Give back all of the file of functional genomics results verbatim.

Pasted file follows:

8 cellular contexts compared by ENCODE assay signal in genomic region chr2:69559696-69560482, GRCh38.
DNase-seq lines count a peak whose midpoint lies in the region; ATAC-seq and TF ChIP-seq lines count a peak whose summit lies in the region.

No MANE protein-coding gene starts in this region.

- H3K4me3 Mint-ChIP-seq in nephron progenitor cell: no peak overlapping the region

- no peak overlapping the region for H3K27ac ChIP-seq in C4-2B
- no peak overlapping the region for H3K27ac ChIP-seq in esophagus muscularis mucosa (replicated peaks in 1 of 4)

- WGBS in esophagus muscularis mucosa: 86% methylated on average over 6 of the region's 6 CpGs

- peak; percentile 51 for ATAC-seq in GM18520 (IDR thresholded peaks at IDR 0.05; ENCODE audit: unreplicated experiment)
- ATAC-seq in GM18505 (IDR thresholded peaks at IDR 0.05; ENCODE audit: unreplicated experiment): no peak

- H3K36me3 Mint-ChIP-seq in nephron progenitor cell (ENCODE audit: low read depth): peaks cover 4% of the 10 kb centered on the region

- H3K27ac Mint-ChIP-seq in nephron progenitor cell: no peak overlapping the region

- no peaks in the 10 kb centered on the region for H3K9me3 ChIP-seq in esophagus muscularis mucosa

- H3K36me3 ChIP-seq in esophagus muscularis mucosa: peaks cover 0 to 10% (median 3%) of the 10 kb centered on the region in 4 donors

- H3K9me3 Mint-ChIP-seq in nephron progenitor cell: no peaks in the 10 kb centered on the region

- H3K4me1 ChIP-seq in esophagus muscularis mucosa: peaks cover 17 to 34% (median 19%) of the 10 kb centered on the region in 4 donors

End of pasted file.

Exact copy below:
8 cellular contexts compared by ENCODE assay signal in genomic region chr2:69559696-69560482, GRCh38.
DNase-seq lines count a peak whose midpoint lies in the region; ATAC-seq and TF ChIP-seq lines count a peak whose summit lies in the region.

No MANE protein-coding gene starts in this region.

- H3K4me3 Mint-ChIP-seq in nephron progenitor cell: no peak overlapping the region

- no peak overlapping the region for H3K27ac ChIP-seq in C4-2B
- no peak overlapping the region for H3K27ac ChIP-seq in esophagus muscularis mucosa (replicated peaks in 1 of 4)

- WGBS in esophagus muscularis mucosa: 86% methylated on average over 6 of the region's 6 CpGs

- peak; percentile 51 for ATAC-seq in GM18520 (IDR thresholded peaks at IDR 0.05; ENCODE audit: unreplicated experiment)
- ATAC-seq in GM18505 (IDR thresholded peaks at IDR 0.05; ENCODE audit: unreplicated experiment): no peak

- H3K36me3 Mint-ChIP-seq in nephron progenitor cell (ENCODE audit: low read depth): peaks cover 4% of the 10 kb centered on the region

- H3K27ac Mint-ChIP-seq in nephron progenitor cell: no peak overlapping the region

- no peaks in the 10 kb centered on the region for H3K9me3 ChIP-seq in esophagus muscularis mucosa

- H3K36me3 ChIP-seq in esophagus muscularis mucosa: peaks cover 0 to 10% (median 3%) of the 10 kb centered on the region in 4 donors

- H3K9me3 Mint-ChIP-seq in nephron progenitor cell: no peaks in the 10 kb centered on the region

- H3K4me1 ChIP-seq in esophagus muscularis mucosa: peaks cover 17 to 34% (median 19%) of the 10 kb centered on the region in 4 donors